Xica da Silva

On April 22, 2013

xica

get-it-now11Director: Carlos Diegues

Writers: Antonio Callado, Carlos Diegues, João Felicio dos Santos

Actors: Zezé Motta, Walmor Chagas, Altair Lima

Production Co.: Embrafilme, Terra Filmes

Country: Brazil

Year: 1976

Language: In Portuguese with English subtitles.

Format: VHS

[ratings]

Summary: A diamond rush in the 1700s transformed Brazil’s interior into a place of wealth and excess. In this unrestrained atmosphere, the slave Xica used her iron will and her sexual talent to seduce her way into becoming the unofficial Empress of Brazil. This outrageous comedy is a festive exercise in Brazilian baroque. Based on the historic novel Xica da Silva (1976) by João Felício dos Santos.

4 Responses to “Xica da Silva”

  • This film, although carnivalesque in nature, highlights and examines an important complex- that of the oppressor and the oppressed. Once Xica da Silva, the protagonist, escapes her situation of oppression and gains power, she acts as her oppressors did, perpetuating the cycle. Something I liked less about the film was that Xica da Silva’s sole method of rising and maintaining power was her sexual prowess.

  • “Xica da Silva” is another example of a movie that has some valuable historical education, but is arguably too exaggerated and cheesily comical to be taken completely seriously. The main character after whom the film is titled, Xica, is a black slave in eighteenth century Brazil. She ascends up the social hierarchy and defies racial and gender norms by winning over the heart of a powerful Portuguese nobleman. She, in this way, uses her body and sexual prowess as a power holds over a man who is already quite important in status. It was interesting to again see power and eroticism come into play together. I wish the makers of this film had perhaps attempted to portray a slightly more realistic element to it instead of spoofing it in certain ways, but I thought on the whole it added significant value to my understanding of Brazilian colonial period history and the ever-interesting connection between power and sex in society. I recently heard a quote that stuck with me and I feel it relates. “Everything in life is about sex. Except sex. Sex is about power.” – House of Cards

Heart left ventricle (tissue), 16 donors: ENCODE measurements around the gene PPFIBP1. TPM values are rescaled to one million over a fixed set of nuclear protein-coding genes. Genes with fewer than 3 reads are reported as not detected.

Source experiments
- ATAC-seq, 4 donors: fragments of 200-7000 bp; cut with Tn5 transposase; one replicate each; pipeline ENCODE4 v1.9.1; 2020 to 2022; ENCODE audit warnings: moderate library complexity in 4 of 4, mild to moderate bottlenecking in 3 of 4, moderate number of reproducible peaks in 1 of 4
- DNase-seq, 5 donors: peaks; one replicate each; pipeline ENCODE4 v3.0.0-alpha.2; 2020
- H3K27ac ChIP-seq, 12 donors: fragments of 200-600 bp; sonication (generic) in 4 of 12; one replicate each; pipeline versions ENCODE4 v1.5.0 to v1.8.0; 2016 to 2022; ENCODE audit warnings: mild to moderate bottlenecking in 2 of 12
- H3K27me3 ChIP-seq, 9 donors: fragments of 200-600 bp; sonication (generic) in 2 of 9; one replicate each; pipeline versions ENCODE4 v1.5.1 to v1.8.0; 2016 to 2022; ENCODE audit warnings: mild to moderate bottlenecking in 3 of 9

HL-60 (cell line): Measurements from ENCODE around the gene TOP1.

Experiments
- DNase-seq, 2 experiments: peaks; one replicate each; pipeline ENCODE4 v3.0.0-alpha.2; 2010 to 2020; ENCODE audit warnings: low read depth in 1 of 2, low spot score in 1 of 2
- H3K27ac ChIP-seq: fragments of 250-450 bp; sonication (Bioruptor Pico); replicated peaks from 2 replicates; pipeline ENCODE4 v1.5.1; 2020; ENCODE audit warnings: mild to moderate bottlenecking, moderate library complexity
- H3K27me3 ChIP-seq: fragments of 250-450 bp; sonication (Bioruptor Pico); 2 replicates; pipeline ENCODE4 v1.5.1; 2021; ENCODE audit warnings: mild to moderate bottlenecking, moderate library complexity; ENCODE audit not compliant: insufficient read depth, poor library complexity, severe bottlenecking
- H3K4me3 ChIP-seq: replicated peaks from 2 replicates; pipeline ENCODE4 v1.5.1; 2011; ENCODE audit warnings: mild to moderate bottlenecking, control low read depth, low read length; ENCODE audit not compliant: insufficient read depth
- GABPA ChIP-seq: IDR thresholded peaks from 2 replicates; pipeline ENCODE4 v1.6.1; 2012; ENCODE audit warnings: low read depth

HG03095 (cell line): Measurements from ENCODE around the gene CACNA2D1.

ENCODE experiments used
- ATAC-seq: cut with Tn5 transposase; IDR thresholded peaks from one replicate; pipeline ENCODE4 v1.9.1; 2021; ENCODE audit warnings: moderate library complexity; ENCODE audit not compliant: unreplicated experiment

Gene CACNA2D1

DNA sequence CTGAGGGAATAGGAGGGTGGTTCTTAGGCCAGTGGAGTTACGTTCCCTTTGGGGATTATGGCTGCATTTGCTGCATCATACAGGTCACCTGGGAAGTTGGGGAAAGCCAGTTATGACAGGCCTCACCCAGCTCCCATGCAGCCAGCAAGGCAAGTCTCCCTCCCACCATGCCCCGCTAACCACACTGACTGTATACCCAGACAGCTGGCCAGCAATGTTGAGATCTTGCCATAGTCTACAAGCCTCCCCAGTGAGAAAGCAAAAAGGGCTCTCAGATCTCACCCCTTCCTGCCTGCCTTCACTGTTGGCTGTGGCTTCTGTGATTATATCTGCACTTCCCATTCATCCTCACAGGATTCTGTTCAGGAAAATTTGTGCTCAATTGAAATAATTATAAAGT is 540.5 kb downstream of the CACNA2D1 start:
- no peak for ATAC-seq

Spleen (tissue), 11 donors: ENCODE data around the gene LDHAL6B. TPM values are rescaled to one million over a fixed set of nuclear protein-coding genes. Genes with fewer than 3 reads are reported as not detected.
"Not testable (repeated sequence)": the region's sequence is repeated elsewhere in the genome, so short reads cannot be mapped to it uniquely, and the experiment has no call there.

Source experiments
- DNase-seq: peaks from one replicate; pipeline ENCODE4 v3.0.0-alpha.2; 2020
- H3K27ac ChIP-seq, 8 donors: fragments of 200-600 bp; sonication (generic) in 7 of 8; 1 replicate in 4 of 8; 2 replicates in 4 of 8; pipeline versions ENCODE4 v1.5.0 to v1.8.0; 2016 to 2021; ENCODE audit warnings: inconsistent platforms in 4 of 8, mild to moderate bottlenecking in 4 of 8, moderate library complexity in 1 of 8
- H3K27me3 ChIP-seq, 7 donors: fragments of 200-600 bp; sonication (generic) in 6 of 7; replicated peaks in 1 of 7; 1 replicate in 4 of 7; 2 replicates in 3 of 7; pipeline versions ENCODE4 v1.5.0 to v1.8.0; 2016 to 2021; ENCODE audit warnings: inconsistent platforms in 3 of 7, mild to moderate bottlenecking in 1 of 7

• The film follows a slave woman, Xica, who ascends into the higher class through sexual relations with men in power. She uses her sexuality to take inver her subjugation as a slave. While the film makes it a point to show how Xica transforms from the oppressed to the oppressor, the film is not so much about the immediate interactions in the town but rather the exploitation of resources. These resources include but are not limited to: land, natural resources (minerals), and human capital (slaves). The characters in the film are never satisfied and seek to be fulfilled without regard to how that impacts those around them and perpetuates an environment of selfishness and capitalistic tendencies.

  • “Xica da Silva” follows the story of an enslaved woman, Xica, who uses her sexuality to escape her life of servitude. The film portrays Xica as an empowered woman whose every act is a means to an end. However empowered, the protagonist’s strong sexuality overshadows the surprising fact that a film released in 1976 stars a black woman.

    It is interesting to note that the film was created as a criticism of the exploitation of natural resources in Brazil. Much of the power of such a message is lost in the comical tone of the movie and its emphasis on scenes featuring erotic encounters. While a light-hearted, entertaining watch, much of the creator’s intended message is lost.

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